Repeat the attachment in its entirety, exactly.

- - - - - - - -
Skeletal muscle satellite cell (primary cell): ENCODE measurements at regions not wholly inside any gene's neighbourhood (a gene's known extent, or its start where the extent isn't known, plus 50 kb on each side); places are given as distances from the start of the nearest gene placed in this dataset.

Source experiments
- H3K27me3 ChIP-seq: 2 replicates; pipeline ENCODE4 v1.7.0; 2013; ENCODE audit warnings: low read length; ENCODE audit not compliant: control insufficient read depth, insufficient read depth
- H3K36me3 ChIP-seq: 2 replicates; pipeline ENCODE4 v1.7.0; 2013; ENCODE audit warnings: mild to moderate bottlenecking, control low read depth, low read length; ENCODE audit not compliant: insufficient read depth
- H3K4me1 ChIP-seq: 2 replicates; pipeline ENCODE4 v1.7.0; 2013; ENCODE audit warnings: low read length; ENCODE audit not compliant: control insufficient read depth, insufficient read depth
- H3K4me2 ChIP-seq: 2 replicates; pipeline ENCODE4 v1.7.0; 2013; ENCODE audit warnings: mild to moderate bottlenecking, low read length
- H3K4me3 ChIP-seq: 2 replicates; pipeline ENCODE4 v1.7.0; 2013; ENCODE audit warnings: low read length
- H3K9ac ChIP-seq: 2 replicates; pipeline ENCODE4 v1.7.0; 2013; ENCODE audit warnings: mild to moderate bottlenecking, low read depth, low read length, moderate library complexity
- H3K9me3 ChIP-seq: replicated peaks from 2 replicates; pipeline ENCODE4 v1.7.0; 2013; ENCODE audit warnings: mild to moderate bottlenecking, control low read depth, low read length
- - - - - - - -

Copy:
Skeletal muscle satellite cell (primary cell): ENCODE measurements at regions not wholly inside any gene's neighbourhood (a gene's known extent, or its start where the extent isn't known, plus 50 kb on each side); places are given as distances from the start of the nearest gene placed in this dataset.

Source experiments
- H3K27me3 ChIP-seq: 2 replicates; pipeline ENCODE4 v1.7.0; 2013; ENCODE audit warnings: low read length; ENCODE audit not compliant: control insufficient read depth, insufficient read depth
- H3K36me3 ChIP-seq: 2 replicates; pipeline ENCODE4 v1.7.0; 2013; ENCODE audit warnings: mild to moderate bottlenecking, control low read depth, low read length; ENCODE audit not compliant: insufficient read depth
- H3K4me1 ChIP-seq: 2 replicates; pipeline ENCODE4 v1.7.0; 2013; ENCODE audit warnings: low read length; ENCODE audit not compliant: control insufficient read depth, insufficient read depth
- H3K4me2 ChIP-seq: 2 replicates; pipeline ENCODE4 v1.7.0; 2013; ENCODE audit warnings: mild to moderate bottlenecking, low read length
- H3K4me3 ChIP-seq: 2 replicates; pipeline ENCODE4 v1.7.0; 2013; ENCODE audit warnings: low read length
- H3K9ac ChIP-seq: 2 replicates; pipeline ENCODE4 v1.7.0; 2013; ENCODE audit warnings: mild to moderate bottlenecking, low read depth, low read length, moderate library complexity
- H3K9me3 ChIP-seq: replicated peaks from 2 replicates; pipeline ENCODE4 v1.7.0; 2013; ENCODE audit warnings: mild to moderate bottlenecking, control low read depth, low read length